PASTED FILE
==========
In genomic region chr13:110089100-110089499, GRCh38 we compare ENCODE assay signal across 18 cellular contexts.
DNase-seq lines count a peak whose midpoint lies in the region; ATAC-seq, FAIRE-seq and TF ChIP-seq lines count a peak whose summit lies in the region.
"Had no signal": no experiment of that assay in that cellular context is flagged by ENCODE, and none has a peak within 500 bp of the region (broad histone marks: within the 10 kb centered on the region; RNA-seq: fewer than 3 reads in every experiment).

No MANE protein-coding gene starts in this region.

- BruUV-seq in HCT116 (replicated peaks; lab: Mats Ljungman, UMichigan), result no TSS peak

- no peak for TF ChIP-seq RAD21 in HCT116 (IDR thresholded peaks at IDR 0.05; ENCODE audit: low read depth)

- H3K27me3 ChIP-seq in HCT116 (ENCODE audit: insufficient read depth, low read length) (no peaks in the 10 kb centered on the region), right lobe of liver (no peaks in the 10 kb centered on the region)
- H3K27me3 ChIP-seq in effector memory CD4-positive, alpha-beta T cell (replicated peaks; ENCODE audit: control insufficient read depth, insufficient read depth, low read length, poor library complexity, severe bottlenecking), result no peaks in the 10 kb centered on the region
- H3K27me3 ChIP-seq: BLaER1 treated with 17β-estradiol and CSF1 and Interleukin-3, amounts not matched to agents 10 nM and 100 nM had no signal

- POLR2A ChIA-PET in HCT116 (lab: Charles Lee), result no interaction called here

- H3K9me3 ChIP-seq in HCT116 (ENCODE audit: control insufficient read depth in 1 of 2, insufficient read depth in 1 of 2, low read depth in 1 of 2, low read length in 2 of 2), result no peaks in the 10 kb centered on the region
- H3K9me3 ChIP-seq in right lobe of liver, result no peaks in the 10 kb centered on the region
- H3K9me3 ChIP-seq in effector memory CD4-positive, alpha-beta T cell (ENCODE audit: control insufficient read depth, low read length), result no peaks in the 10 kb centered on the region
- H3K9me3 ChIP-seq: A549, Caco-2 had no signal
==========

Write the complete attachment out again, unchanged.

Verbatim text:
In genomic region chr13:110089100-110089499, GRCh38 we compare ENCODE assay signal across 18 cellular contexts.
DNase-seq lines count a peak whose midpoint lies in the region; ATAC-seq, FAIRE-seq and TF ChIP-seq lines count a peak whose summit lies in the region.
"Had no signal": no experiment of that assay in that cellular context is flagged by ENCODE, and none has a peak within 500 bp of the region (broad histone marks: within the 10 kb centered on the region; RNA-seq: fewer than 3 reads in every experiment).

No MANE protein-coding gene starts in this region.

- BruUV-seq in HCT116 (replicated peaks; lab: Mats Ljungman, UMichigan), result no TSS peak

- no peak for TF ChIP-seq RAD21 in HCT116 (IDR thresholded peaks at IDR 0.05; ENCODE audit: low read depth)

- H3K27me3 ChIP-seq in HCT116 (ENCODE audit: insufficient read depth, low read length) (no peaks in the 10 kb centered on the region), right lobe of liver (no peaks in the 10 kb centered on the region)
- H3K27me3 ChIP-seq in effector memory CD4-positive, alpha-beta T cell (replicated peaks; ENCODE audit: control insufficient read depth, insufficient read depth, low read length, poor library complexity, severe bottlenecking), result no peaks in the 10 kb centered on the region
- H3K27me3 ChIP-seq: BLaER1 treated with 17β-estradiol and CSF1 and Interleukin-3, amounts not matched to agents 10 nM and 100 nM had no signal

- POLR2A ChIA-PET in HCT116 (lab: Charles Lee), result no interaction called here

- H3K9me3 ChIP-seq in HCT116 (ENCODE audit: control insufficient read depth in 1 of 2, insufficient read depth in 1 of 2, low read depth in 1 of 2, low read length in 2 of 2), result no peaks in the 10 kb centered on the region
- H3K9me3 ChIP-seq in right lobe of liver, result no peaks in the 10 kb centered on the region
- H3K9me3 ChIP-seq in effector memory CD4-positive, alpha-beta T cell (ENCODE audit: control insufficient read depth, low read length), result no peaks in the 10 kb centered on the region
- H3K9me3 ChIP-seq: A549, Caco-2 had no signal